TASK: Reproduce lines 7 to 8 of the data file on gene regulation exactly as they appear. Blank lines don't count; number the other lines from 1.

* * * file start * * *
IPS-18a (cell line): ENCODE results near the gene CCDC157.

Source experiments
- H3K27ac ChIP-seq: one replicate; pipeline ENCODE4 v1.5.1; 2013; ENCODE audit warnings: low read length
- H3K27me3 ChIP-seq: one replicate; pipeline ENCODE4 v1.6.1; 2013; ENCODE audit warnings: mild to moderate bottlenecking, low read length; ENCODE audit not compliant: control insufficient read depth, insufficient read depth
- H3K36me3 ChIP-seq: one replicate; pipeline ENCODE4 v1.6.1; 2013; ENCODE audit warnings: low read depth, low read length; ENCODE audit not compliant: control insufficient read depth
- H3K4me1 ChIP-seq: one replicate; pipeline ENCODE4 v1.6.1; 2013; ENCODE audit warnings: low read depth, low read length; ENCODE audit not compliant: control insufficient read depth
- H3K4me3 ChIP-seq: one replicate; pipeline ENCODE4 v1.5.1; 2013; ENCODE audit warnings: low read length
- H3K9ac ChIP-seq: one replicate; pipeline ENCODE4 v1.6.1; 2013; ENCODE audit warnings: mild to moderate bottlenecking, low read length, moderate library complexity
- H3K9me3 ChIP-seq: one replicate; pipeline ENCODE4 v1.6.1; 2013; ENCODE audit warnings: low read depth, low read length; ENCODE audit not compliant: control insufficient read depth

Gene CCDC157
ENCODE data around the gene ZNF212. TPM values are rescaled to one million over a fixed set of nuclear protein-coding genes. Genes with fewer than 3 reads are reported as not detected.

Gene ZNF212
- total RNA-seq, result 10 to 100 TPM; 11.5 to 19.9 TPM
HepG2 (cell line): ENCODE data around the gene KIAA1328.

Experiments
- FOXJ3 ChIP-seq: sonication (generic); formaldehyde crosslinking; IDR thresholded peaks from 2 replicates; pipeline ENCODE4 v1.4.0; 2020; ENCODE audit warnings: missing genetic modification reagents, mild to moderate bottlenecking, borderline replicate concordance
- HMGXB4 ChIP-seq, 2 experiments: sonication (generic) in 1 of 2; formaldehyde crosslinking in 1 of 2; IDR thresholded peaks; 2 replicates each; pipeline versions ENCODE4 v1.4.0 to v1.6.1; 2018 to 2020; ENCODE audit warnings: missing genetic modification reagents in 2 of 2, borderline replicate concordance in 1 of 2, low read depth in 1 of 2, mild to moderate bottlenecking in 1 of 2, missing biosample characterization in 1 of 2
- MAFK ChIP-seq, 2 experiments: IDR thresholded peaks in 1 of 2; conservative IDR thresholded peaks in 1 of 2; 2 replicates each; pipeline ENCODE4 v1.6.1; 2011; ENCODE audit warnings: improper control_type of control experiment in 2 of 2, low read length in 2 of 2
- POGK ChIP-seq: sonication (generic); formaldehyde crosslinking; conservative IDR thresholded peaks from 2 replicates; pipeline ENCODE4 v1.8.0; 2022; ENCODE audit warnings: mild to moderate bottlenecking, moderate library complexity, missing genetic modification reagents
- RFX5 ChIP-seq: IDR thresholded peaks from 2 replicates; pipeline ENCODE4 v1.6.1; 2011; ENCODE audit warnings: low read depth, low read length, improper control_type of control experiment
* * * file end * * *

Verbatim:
- H3K4me3 ChIP-seq: one replicate; pipeline ENCODE4 v1.5.1; 2013; ENCODE audit warnings: low read length
- H3K9ac ChIP-seq: one replicate; pipeline ENCODE4 v1.6.1; 2013; ENCODE audit warnings: mild to moderate bottlenecking, low read length, moderate library complexity